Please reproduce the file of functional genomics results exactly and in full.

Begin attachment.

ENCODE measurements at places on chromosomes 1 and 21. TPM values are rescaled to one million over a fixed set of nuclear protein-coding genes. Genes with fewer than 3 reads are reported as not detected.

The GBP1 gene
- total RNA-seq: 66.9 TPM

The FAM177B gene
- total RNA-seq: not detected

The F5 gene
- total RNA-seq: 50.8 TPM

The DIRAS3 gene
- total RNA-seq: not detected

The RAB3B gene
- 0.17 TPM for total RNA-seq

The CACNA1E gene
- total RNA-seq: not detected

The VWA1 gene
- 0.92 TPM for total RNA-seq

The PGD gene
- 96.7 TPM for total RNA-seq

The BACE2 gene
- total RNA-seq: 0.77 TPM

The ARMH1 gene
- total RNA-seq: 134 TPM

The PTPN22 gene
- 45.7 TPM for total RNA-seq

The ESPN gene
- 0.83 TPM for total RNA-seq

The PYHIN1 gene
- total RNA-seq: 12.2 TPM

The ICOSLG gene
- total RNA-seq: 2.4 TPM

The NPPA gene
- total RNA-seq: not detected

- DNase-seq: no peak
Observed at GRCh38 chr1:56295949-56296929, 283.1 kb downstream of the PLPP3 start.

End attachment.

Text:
ENCODE measurements at places on chromosomes 1 and 21. TPM values are rescaled to one million over a fixed set of nuclear protein-coding genes. Genes with fewer than 3 reads are reported as not detected.

The GBP1 gene
- total RNA-seq: 66.9 TPM

The FAM177B gene
- total RNA-seq: not detected

The F5 gene
- total RNA-seq: 50.8 TPM

The DIRAS3 gene
- total RNA-seq: not detected

The RAB3B gene
- 0.17 TPM for total RNA-seq

The CACNA1E gene
- total RNA-seq: not detected

The VWA1 gene
- 0.92 TPM for total RNA-seq

The PGD gene
- 96.7 TPM for total RNA-seq

The BACE2 gene
- total RNA-seq: 0.77 TPM

The ARMH1 gene
- total RNA-seq: 134 TPM

The PTPN22 gene
- 45.7 TPM for total RNA-seq

The ESPN gene
- 0.83 TPM for total RNA-seq

The PYHIN1 gene
- total RNA-seq: 12.2 TPM

The ICOSLG gene
- total RNA-seq: 2.4 TPM

The NPPA gene
- total RNA-seq: not detected

- DNase-seq: no peak
Observed at GRCh38 chr1:56295949-56296929, 283.1 kb downstream of the PLPP3 start.